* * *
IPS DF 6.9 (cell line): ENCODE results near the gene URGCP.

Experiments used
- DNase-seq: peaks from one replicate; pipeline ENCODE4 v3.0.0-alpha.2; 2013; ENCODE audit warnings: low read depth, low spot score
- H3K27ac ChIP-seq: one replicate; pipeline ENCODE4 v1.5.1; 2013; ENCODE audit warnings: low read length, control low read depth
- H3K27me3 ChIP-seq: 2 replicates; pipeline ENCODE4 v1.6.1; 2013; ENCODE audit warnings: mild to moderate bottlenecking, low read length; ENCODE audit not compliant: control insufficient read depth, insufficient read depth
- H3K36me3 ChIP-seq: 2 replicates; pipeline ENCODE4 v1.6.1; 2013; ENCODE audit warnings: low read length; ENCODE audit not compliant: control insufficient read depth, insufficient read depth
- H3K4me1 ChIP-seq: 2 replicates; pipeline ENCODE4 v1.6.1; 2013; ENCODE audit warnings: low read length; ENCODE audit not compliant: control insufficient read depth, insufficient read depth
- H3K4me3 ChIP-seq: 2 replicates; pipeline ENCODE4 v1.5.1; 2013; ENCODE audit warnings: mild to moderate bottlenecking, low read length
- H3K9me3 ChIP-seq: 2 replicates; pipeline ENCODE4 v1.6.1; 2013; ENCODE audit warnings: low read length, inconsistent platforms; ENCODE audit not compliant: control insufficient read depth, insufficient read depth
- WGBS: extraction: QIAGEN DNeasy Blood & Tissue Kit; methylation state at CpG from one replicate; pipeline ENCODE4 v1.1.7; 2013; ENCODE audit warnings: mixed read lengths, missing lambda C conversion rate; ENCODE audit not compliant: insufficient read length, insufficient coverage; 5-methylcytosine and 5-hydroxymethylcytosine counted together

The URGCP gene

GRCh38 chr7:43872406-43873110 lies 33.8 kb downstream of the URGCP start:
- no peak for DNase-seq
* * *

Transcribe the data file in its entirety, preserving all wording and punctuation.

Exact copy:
IPS DF 6.9 (cell line): ENCODE results near the gene URGCP.

Experiments used
- DNase-seq: peaks from one replicate; pipeline ENCODE4 v3.0.0-alpha.2; 2013; ENCODE audit warnings: low read depth, low spot score
- H3K27ac ChIP-seq: one replicate; pipeline ENCODE4 v1.5.1; 2013; ENCODE audit warnings: low read length, control low read depth
- H3K27me3 ChIP-seq: 2 replicates; pipeline ENCODE4 v1.6.1; 2013; ENCODE audit warnings: mild to moderate bottlenecking, low read length; ENCODE audit not compliant: control insufficient read depth, insufficient read depth
- H3K36me3 ChIP-seq: 2 replicates; pipeline ENCODE4 v1.6.1; 2013; ENCODE audit warnings: low read length; ENCODE audit not compliant: control insufficient read depth, insufficient read depth
- H3K4me1 ChIP-seq: 2 replicates; pipeline ENCODE4 v1.6.1; 2013; ENCODE audit warnings: low read length; ENCODE audit not compliant: control insufficient read depth, insufficient read depth
- H3K4me3 ChIP-seq: 2 replicates; pipeline ENCODE4 v1.5.1; 2013; ENCODE audit warnings: mild to moderate bottlenecking, low read length
- H3K9me3 ChIP-seq: 2 replicates; pipeline ENCODE4 v1.6.1; 2013; ENCODE audit warnings: low read length, inconsistent platforms; ENCODE audit not compliant: control insufficient read depth, insufficient read depth
- WGBS: extraction: QIAGEN DNeasy Blood & Tissue Kit; methylation state at CpG from one replicate; pipeline ENCODE4 v1.1.7; 2013; ENCODE audit warnings: mixed read lengths, missing lambda C conversion rate; ENCODE audit not compliant: insufficient read length, insufficient coverage; 5-methylcytosine and 5-hydroxymethylcytosine counted together

The URGCP gene

GRCh38 chr7:43872406-43873110 lies 33.8 kb downstream of the URGCP start:
- no peak for DNase-seq